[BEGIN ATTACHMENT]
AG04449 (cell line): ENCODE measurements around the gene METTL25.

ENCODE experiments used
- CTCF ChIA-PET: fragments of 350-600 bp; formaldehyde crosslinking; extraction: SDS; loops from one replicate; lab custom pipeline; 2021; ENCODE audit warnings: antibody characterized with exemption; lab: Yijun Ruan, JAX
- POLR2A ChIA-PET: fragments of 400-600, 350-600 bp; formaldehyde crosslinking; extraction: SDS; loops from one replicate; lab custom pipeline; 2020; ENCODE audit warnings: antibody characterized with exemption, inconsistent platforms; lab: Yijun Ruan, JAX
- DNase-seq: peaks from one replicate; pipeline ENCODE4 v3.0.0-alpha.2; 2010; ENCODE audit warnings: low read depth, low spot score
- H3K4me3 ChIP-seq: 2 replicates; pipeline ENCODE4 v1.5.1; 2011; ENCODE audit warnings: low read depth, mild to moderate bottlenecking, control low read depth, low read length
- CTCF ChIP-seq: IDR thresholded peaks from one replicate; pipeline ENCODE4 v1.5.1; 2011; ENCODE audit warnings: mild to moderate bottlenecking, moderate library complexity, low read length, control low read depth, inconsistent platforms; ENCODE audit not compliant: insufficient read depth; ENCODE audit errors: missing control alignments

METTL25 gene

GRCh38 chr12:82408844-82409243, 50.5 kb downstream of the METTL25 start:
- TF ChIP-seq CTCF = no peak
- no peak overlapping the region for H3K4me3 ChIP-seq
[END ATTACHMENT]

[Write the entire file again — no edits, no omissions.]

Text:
AG04449 (cell line): ENCODE measurements around the gene METTL25.

ENCODE experiments used
- CTCF ChIA-PET: fragments of 350-600 bp; formaldehyde crosslinking; extraction: SDS; loops from one replicate; lab custom pipeline; 2021; ENCODE audit warnings: antibody characterized with exemption; lab: Yijun Ruan, JAX
- POLR2A ChIA-PET: fragments of 400-600, 350-600 bp; formaldehyde crosslinking; extraction: SDS; loops from one replicate; lab custom pipeline; 2020; ENCODE audit warnings: antibody characterized with exemption, inconsistent platforms; lab: Yijun Ruan, JAX
- DNase-seq: peaks from one replicate; pipeline ENCODE4 v3.0.0-alpha.2; 2010; ENCODE audit warnings: low read depth, low spot score
- H3K4me3 ChIP-seq: 2 replicates; pipeline ENCODE4 v1.5.1; 2011; ENCODE audit warnings: low read depth, mild to moderate bottlenecking, control low read depth, low read length
- CTCF ChIP-seq: IDR thresholded peaks from one replicate; pipeline ENCODE4 v1.5.1; 2011; ENCODE audit warnings: mild to moderate bottlenecking, moderate library complexity, low read length, control low read depth, inconsistent platforms; ENCODE audit not compliant: insufficient read depth; ENCODE audit errors: missing control alignments

METTL25 gene

GRCh38 chr12:82408844-82409243, 50.5 kb downstream of the METTL25 start:
- TF ChIP-seq CTCF = no peak
- no peak overlapping the region for H3K4me3 ChIP-seq